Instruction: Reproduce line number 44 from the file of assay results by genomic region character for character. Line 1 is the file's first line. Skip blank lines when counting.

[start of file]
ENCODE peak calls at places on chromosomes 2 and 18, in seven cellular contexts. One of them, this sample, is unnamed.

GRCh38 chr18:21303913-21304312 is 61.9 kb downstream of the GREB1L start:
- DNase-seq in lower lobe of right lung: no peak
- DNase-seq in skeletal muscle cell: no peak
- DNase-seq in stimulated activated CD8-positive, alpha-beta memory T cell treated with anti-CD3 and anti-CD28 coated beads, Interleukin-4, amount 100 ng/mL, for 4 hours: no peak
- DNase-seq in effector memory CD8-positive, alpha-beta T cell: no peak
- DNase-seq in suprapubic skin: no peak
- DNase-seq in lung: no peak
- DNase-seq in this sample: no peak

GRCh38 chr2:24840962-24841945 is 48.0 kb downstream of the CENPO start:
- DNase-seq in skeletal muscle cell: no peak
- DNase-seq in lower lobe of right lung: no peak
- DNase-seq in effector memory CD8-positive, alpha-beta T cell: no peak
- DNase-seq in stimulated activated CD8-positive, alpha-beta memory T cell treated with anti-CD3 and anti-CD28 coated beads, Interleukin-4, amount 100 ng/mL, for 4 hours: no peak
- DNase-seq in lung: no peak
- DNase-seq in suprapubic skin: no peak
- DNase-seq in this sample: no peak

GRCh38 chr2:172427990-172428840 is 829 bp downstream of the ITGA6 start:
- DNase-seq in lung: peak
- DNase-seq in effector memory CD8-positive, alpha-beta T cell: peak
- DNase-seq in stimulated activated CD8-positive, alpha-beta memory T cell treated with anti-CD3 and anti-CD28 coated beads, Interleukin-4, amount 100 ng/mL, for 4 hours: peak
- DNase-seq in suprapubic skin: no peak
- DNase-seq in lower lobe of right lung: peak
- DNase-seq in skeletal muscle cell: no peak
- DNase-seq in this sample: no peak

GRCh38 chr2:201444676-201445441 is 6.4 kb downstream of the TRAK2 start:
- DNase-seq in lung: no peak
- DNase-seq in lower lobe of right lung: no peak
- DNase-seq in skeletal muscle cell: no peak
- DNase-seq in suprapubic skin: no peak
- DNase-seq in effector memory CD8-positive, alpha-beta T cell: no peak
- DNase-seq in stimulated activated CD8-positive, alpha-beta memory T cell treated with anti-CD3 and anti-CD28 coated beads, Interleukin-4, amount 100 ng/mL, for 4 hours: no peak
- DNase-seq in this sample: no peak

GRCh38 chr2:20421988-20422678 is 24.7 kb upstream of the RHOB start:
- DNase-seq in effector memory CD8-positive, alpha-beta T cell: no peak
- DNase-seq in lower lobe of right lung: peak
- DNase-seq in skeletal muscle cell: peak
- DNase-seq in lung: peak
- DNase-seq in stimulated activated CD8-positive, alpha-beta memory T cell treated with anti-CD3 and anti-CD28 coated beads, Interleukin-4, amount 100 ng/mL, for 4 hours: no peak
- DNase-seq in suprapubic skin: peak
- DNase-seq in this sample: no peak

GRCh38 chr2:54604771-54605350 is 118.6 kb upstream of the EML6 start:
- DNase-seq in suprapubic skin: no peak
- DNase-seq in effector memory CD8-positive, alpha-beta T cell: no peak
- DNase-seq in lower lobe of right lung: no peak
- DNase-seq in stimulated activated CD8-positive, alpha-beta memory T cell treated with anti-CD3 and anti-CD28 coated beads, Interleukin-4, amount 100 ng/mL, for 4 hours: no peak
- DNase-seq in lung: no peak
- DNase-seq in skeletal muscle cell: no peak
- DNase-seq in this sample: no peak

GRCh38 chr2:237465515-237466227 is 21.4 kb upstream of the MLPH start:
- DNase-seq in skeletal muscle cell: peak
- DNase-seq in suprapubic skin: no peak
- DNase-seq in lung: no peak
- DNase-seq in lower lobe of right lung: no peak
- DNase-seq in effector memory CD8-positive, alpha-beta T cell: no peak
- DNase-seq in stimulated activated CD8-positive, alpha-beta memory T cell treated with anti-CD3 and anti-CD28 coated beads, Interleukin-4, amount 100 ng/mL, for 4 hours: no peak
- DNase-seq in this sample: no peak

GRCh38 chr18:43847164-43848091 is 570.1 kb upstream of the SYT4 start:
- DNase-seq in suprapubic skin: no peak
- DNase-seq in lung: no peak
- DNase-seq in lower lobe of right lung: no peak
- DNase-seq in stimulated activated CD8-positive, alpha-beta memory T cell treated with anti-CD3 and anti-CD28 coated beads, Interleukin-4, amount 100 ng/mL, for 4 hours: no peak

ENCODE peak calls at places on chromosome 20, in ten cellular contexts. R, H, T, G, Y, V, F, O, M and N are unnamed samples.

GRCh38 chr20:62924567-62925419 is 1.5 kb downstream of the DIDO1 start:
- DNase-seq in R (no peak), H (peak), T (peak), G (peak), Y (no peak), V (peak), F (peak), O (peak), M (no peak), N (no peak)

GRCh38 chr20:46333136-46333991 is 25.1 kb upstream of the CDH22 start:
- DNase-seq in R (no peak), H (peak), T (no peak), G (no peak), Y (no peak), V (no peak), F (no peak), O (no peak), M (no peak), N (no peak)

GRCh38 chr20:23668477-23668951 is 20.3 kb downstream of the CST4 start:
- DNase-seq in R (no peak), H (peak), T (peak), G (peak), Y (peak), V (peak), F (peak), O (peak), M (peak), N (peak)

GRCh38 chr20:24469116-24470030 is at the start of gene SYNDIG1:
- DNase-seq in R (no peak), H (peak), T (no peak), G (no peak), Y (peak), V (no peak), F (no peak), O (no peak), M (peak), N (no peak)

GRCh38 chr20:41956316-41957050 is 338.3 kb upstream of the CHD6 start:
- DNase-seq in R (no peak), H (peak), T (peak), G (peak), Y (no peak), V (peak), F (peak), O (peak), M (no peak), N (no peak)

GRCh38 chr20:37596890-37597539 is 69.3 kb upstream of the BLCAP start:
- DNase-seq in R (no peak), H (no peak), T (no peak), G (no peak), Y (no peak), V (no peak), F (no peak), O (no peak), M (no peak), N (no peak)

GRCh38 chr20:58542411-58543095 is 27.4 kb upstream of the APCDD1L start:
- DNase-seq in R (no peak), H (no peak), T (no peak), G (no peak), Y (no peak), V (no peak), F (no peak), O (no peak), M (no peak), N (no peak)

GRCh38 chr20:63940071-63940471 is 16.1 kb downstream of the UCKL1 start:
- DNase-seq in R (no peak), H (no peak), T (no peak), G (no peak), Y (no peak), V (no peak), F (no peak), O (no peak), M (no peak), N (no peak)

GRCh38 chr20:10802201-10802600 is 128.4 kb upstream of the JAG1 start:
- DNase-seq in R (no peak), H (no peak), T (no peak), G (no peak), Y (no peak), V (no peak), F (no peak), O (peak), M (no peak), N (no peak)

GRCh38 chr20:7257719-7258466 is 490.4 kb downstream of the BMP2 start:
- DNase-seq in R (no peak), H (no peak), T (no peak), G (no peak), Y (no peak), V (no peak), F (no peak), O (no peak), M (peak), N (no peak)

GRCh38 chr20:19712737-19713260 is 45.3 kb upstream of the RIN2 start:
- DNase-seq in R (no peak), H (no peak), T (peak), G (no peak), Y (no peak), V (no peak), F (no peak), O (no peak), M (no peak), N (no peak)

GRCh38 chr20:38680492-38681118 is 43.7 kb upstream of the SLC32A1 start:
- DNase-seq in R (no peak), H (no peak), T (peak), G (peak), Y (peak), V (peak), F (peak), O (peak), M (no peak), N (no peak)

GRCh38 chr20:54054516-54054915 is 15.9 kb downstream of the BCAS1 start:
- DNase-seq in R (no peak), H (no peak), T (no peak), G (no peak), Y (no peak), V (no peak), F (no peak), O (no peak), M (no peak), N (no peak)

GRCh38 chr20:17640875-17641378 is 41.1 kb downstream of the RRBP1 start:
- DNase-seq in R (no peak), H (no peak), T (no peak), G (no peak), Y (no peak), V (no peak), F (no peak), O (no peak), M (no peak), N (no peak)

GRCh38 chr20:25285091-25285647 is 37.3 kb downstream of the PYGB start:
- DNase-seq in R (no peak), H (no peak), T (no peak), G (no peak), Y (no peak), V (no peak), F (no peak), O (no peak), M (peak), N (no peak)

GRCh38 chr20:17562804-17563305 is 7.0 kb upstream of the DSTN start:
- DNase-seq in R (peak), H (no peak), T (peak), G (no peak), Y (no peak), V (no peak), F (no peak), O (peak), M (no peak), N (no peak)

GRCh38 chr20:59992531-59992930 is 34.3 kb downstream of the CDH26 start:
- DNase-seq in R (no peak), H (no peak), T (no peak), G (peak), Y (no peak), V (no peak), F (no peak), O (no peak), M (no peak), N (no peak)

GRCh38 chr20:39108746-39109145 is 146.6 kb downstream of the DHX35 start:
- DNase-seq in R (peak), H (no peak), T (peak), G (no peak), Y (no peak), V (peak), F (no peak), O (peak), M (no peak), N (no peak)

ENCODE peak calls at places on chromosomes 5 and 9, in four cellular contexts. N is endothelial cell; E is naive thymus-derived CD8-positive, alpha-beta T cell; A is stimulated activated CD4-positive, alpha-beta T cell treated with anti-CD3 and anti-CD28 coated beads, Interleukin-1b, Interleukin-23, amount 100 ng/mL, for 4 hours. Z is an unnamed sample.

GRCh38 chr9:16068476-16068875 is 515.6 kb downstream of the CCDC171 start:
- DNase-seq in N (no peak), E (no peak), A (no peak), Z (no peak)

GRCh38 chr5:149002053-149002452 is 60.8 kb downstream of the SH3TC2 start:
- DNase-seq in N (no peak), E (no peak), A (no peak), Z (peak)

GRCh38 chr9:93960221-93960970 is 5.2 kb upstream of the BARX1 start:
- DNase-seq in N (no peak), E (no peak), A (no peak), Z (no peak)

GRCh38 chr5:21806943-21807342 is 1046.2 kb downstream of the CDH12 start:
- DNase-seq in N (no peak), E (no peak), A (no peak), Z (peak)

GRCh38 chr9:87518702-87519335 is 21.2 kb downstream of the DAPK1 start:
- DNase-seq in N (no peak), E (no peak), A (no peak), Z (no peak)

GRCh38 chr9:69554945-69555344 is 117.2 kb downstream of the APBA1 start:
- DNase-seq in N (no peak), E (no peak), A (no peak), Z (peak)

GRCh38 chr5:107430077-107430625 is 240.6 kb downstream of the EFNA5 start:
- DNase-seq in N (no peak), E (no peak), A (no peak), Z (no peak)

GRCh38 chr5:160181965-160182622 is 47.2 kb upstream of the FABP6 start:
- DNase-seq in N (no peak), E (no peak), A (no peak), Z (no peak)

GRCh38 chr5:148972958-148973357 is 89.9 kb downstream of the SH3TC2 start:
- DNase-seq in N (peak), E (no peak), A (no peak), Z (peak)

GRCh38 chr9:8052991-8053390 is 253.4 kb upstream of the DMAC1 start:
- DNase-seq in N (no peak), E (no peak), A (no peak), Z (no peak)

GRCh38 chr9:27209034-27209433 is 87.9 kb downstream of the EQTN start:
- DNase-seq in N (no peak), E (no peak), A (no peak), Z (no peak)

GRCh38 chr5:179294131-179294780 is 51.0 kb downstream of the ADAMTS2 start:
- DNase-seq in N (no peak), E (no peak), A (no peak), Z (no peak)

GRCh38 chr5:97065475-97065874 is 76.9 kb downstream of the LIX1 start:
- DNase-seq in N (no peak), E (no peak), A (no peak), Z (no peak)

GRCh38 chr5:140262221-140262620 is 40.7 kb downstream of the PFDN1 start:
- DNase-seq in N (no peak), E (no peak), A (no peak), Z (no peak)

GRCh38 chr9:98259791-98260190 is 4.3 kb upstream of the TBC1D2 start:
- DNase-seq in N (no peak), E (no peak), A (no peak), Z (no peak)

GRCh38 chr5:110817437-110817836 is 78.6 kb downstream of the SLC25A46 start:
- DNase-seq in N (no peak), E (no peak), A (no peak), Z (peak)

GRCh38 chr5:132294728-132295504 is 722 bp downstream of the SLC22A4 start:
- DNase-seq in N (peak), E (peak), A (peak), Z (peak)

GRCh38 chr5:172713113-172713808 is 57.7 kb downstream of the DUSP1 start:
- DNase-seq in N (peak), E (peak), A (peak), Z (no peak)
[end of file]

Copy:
- DNase-seq in effector memory CD8-positive, alpha-beta T cell: no peak